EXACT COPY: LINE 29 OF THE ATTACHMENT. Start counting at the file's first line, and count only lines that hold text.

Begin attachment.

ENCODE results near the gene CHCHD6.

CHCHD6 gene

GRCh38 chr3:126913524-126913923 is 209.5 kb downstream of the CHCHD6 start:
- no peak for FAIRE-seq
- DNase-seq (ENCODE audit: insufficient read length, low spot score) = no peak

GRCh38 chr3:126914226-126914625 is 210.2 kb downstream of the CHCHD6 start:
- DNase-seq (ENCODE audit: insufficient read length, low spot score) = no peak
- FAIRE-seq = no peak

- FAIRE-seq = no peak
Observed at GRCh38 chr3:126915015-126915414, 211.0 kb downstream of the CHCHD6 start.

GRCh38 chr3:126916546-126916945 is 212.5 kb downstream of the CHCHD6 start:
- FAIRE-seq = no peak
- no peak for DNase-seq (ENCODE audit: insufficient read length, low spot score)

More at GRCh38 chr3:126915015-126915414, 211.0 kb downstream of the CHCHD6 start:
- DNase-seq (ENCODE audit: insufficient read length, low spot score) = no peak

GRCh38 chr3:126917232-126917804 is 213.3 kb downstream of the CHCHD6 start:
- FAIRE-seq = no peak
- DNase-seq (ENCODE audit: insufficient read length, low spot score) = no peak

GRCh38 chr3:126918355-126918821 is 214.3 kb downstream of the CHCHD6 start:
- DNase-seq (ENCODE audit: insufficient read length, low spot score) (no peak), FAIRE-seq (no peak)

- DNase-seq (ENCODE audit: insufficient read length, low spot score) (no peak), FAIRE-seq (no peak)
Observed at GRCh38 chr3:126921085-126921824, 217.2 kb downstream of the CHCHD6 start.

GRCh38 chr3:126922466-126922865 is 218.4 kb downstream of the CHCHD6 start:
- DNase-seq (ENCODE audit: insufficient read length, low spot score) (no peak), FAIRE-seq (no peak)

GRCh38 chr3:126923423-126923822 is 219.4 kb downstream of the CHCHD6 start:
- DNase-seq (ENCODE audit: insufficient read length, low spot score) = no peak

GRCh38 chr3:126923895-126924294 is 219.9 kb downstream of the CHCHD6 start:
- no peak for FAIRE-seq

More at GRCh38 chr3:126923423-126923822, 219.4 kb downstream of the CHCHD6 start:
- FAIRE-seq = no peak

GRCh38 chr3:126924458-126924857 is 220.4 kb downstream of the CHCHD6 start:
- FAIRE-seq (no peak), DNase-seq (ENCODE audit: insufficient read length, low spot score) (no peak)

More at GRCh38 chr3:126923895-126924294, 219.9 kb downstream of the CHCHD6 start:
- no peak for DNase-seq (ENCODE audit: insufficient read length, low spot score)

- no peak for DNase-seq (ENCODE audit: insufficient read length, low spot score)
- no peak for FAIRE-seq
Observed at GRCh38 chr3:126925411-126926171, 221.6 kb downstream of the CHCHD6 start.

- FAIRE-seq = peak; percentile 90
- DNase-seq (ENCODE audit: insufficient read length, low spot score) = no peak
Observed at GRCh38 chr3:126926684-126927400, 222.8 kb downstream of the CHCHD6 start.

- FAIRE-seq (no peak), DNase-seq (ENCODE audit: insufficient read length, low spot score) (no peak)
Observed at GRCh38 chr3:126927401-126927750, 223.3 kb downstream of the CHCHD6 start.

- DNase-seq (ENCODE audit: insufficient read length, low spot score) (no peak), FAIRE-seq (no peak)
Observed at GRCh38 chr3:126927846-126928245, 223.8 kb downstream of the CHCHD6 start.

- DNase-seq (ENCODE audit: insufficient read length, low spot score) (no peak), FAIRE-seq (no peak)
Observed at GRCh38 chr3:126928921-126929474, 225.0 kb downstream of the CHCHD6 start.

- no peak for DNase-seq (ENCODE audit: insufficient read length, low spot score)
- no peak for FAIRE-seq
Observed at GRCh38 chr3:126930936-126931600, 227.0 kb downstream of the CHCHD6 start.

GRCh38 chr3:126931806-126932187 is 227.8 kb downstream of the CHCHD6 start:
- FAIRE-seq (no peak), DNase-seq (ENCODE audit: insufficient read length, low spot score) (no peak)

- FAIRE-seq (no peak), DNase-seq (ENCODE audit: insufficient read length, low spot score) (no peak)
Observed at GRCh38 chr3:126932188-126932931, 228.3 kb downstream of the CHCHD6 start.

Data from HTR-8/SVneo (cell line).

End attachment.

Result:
More at GRCh38 chr3:126923423-126923822, 219.4 kb downstream of the CHCHD6 start: